There is a new Explorer of the Seas. No, Royal Caribbean did not scrap one of its most popular ships and recycle the name to a new-build. Rather, it has made an extensive investment in the ship, giving her a fresh feel and new features. As a result, Explorer remains a first tier cruise ship.
“This was the single biggest revitalization of a ship the company has ever done. It was just shy of $100 million,” explains Explorer's Hotel Director Gordon Marshall.
“We left Port Canaveral and did a 10 day crossing of the Atlantic with no guests aboard. This is quite unusual because mostly when we re-position a ship, we will do it with guests. But that was because the revitalization process actually began the moment the last guests walked off the ship.”
Most of the work, however, was done while the ship was in drydock in Cadiz, Spain. “We were there for 35 days. Most of March and the whole of April up to the 24th, the ship was out of service with about 2,200 contractors living onboard plus a thousand of her regular crew. You have a whole process that went on 24 hours a day for the entire time.”
“It was part of what we call the 'Build to Wow and Oasis Rollback'. You take some of the features of the Oasis class that did not exist on the original Voyager class when they were launched and you add them in. So we look at what was new and innovative [in the ships] after us and we decide the things we can add and what makes sense.”
To illustrate, Explorer, the second ship in Royal Caribbean's Voyager class, entered service with only one specialty restaurant, Portofino's. During the revitalization, two specialty restaurants that debuted on Oasis of the Seas - - Izumi and Giovanni's Table - - were added. The Portofino's was transformed into Royal Caribbean signature specialty restaurant the Chops Grille.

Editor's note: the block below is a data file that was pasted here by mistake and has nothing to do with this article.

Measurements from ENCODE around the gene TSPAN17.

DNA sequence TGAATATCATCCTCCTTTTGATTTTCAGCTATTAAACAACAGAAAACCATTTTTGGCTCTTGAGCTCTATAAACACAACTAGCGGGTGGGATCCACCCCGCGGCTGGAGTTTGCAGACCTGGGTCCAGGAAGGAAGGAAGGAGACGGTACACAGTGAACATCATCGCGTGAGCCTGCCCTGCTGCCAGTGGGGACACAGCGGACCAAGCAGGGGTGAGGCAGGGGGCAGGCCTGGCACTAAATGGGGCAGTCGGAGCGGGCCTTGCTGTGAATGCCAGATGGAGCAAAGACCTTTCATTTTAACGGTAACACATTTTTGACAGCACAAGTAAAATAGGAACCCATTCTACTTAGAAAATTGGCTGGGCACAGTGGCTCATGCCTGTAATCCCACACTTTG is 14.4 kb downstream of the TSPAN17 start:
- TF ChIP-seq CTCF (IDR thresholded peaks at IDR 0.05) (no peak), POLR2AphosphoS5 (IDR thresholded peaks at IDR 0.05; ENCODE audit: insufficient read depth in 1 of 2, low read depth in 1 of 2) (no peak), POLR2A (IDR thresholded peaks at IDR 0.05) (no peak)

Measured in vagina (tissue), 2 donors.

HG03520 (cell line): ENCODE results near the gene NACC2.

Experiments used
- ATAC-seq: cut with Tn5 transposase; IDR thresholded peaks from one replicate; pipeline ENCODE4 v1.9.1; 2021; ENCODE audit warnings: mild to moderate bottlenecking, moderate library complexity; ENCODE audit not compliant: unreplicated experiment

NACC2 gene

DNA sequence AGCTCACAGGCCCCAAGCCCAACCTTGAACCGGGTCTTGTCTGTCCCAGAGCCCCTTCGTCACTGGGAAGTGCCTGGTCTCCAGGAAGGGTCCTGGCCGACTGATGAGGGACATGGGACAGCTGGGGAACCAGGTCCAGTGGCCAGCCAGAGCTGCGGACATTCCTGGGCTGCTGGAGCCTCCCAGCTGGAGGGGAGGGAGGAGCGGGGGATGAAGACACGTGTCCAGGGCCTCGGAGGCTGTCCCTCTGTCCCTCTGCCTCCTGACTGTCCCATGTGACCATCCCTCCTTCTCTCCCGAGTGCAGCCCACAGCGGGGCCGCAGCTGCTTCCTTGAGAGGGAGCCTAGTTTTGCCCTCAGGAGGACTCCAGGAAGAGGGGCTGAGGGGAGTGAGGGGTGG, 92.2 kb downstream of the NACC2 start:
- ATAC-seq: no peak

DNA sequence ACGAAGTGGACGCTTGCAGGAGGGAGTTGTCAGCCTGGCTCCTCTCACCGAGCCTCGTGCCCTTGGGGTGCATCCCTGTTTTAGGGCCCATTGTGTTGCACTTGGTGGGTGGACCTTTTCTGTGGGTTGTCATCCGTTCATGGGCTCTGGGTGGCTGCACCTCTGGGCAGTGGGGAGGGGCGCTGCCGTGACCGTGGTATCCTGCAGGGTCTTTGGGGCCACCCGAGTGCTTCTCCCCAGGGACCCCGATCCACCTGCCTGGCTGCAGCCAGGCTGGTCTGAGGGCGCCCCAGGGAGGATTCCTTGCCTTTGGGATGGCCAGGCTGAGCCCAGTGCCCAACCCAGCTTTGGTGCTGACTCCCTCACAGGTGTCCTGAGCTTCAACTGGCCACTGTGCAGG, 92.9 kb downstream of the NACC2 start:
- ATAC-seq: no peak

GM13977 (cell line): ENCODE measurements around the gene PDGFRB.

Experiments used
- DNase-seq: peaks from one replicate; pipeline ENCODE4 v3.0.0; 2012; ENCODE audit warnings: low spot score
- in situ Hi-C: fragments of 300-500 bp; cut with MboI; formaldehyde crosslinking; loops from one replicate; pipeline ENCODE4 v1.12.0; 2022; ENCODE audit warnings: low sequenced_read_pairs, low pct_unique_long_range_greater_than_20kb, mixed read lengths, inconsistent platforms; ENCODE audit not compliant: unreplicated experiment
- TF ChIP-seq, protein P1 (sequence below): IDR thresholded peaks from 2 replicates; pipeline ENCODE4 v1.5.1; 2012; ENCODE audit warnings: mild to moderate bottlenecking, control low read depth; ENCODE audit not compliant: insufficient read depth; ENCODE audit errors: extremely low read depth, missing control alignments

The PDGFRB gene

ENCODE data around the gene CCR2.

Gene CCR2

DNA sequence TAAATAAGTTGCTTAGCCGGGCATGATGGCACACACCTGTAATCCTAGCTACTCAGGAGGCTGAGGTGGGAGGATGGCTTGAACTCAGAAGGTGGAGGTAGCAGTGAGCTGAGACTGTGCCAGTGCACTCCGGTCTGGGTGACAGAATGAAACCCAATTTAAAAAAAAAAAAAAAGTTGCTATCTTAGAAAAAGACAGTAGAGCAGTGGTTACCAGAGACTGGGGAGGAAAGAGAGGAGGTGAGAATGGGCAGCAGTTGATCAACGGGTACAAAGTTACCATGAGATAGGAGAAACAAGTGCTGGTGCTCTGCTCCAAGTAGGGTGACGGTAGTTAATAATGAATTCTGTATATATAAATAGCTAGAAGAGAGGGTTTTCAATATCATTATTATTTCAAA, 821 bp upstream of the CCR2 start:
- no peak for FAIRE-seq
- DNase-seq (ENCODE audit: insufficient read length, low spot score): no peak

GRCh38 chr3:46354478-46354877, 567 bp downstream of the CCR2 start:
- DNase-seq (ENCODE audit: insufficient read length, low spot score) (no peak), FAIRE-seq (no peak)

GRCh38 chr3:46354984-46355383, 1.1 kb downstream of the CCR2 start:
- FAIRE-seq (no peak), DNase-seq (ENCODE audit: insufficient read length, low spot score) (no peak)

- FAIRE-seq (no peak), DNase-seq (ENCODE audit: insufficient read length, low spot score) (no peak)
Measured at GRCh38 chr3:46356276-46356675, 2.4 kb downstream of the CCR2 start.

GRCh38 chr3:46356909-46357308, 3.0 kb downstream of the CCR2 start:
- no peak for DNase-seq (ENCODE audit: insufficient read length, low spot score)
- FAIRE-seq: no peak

Along the same lines, Explorer now has a Flowrider surfing simulator, a feature first seen on Royal Caribbean's Freedom class ships. Other new features included the transformation of the Champagne Bar into the R Bar and the Aquarium Bar was changed into The Tavern.
In the Royal Promenade, the ship was given a more restrained contemporary look. Of course, throughout the ship, carpeting and fabrics were changed.
“Nowadays, all the cruise lines look at density as well. The more guests you can add, the more efficient the ship is and the more cost effective it is.” Thus, changes were made to make more efficient use of space. This included the addition of a new series of oceanview cabins by the spa on Deck 12. Naturally, the spa was given a new design in the process.
Above: A new section of cabins was added during the refit.
Above: The outdoor promenade was changed and new rescue boats added.
Below: A new tender station designed to facilitate tendering in ports where Explorer cannot dock.
Off to see the world
Explorer is taking her new look on the road. After some eight years of being based in New York harbor, Explorer is off to see the rest of the world.
Following her drydock in Spain, Explorer headed north to do a season sailing out of Southampton in the United Kingdom.
“The UK market is a very important market for us. It is a very, very mature market. If you go over to the [Ocean Terminal in Southampton], you can see the bollards where the Titanic tied up. So Royal Caribbean is positioning itself very strongly in that market.”